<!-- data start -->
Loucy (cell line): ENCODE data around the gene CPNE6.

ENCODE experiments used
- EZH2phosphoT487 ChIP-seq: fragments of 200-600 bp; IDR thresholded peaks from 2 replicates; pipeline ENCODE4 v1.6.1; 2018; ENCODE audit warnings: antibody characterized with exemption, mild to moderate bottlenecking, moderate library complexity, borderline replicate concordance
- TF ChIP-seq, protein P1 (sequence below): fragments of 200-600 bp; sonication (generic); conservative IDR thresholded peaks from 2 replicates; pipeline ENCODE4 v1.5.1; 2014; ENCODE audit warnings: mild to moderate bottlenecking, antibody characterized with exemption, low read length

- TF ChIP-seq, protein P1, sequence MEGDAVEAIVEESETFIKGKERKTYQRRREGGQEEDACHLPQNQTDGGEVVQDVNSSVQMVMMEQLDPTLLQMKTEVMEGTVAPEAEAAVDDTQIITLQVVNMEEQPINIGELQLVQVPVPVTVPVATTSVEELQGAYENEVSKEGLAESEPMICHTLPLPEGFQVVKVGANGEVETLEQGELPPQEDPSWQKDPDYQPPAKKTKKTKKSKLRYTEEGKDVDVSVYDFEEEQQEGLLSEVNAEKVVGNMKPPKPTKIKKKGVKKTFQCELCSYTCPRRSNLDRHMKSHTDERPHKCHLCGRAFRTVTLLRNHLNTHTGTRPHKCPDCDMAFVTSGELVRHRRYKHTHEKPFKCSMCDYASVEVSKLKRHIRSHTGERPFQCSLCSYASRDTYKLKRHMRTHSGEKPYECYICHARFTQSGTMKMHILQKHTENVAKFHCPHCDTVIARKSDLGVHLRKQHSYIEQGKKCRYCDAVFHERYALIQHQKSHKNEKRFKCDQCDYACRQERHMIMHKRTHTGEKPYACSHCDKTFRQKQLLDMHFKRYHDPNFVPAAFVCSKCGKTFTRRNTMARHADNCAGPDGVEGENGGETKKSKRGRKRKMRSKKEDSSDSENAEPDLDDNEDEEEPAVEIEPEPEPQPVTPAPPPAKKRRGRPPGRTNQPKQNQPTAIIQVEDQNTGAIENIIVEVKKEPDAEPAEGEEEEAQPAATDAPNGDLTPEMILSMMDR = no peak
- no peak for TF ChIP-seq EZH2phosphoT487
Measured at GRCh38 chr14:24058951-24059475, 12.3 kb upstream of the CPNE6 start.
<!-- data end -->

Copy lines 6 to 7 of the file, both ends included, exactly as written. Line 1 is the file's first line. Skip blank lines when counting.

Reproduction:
- no peak for TF ChIP-seq EZH2phosphoT487
Measured at GRCh38 chr14:24058951-24059475, 12.3 kb upstream of the CPNE6 start.